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New British Museum Website Allows Amateurs To Help Unravel Bronze Age Mysteries
April 23, 2014
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(Photo: Wikimedia Commons

Ever wonder what it's like to work at one of the best natural history museums in the world? (And we're not talking about taking lessons from Ben Stiller.) Or do you really just love the fine art of transcribing documents? If so, London's renowned British Museum would like your help.

The museum has partnered with the University College London Institute of Archaeology to create MicroPasts, a crowd-sourced initiative to help further the organization's archaeological research. MicroPasts is an attempt to gather as much human knowledge as possible about the Bronze Age (about 2500 BC - 800 BC), a period of time researchers know relatively little about — despite having a large collection of metal artifacts at their disposal.

“This information has long been known to be an extremely important untapped resource,” Neil Wilkin, curator of Bronze Age collections at the British Museum, told the archaeology magazine Heritage Daily . “Metal finds are not only crucial forms of evidence for dating Britain’s prehistoric past, but also tell us a great deal about prehistoric society and economy."

The museum is asking for help with things like confirming the location of photographed scenes (ones that haven't been properly recorded), categorizing the type of object or transcribing letters and catalogues — effectively, digitizing stuff the museum has lying around and needs done, but hasn't gotten around to yet. For example: the British Museum has drawers and drawers full of index cards about various Bronze Age artifacts — their catalogue of artifacts from that time period contains more than 30,000 objects. They've scanned those into the system, and now MicroPasts users can help enter that information into a digital database.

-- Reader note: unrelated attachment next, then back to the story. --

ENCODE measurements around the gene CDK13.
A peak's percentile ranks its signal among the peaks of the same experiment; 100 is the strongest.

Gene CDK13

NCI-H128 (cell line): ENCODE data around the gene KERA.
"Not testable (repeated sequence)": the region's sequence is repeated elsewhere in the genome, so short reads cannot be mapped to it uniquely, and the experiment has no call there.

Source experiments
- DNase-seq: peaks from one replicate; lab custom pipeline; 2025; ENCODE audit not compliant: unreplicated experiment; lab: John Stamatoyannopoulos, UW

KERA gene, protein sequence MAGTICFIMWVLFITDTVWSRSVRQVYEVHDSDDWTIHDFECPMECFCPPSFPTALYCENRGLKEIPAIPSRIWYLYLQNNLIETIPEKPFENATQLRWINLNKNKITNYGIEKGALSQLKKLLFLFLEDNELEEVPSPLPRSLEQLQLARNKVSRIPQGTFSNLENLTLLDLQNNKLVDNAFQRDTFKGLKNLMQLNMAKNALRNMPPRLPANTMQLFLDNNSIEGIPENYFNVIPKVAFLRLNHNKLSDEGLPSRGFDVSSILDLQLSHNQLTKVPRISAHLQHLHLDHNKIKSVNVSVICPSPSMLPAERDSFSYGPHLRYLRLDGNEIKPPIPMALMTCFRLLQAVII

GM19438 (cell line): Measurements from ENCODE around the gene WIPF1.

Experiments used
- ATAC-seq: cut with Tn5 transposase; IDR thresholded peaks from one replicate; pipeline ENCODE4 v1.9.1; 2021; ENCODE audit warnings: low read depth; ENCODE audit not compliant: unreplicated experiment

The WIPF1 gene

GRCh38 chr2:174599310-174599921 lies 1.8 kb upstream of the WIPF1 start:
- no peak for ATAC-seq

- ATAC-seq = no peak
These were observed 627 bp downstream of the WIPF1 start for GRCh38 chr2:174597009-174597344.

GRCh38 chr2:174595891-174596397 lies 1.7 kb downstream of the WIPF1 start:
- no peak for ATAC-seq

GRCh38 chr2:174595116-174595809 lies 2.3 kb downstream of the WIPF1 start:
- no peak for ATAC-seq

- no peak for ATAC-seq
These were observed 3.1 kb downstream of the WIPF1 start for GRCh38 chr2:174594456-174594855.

The hope is that MicroPasts will be a place where academics, researchers and amateur enthusiasts can convene to collaborate on archaeological projects in the future. Ultimately, they hope to use the information to create a series of 3D models of Bronze Age artifacts that can be shared online. 

"We want to improve how people traditionally distinguished as ‘academics,’ ‘professionals,’ and ‘volunteers’ cooperate with one another, as well as with other people out there who as yet have no more than a passing interest,” Chiara Bonacchi of the UCL Institute of Archaeology told Popular Science.


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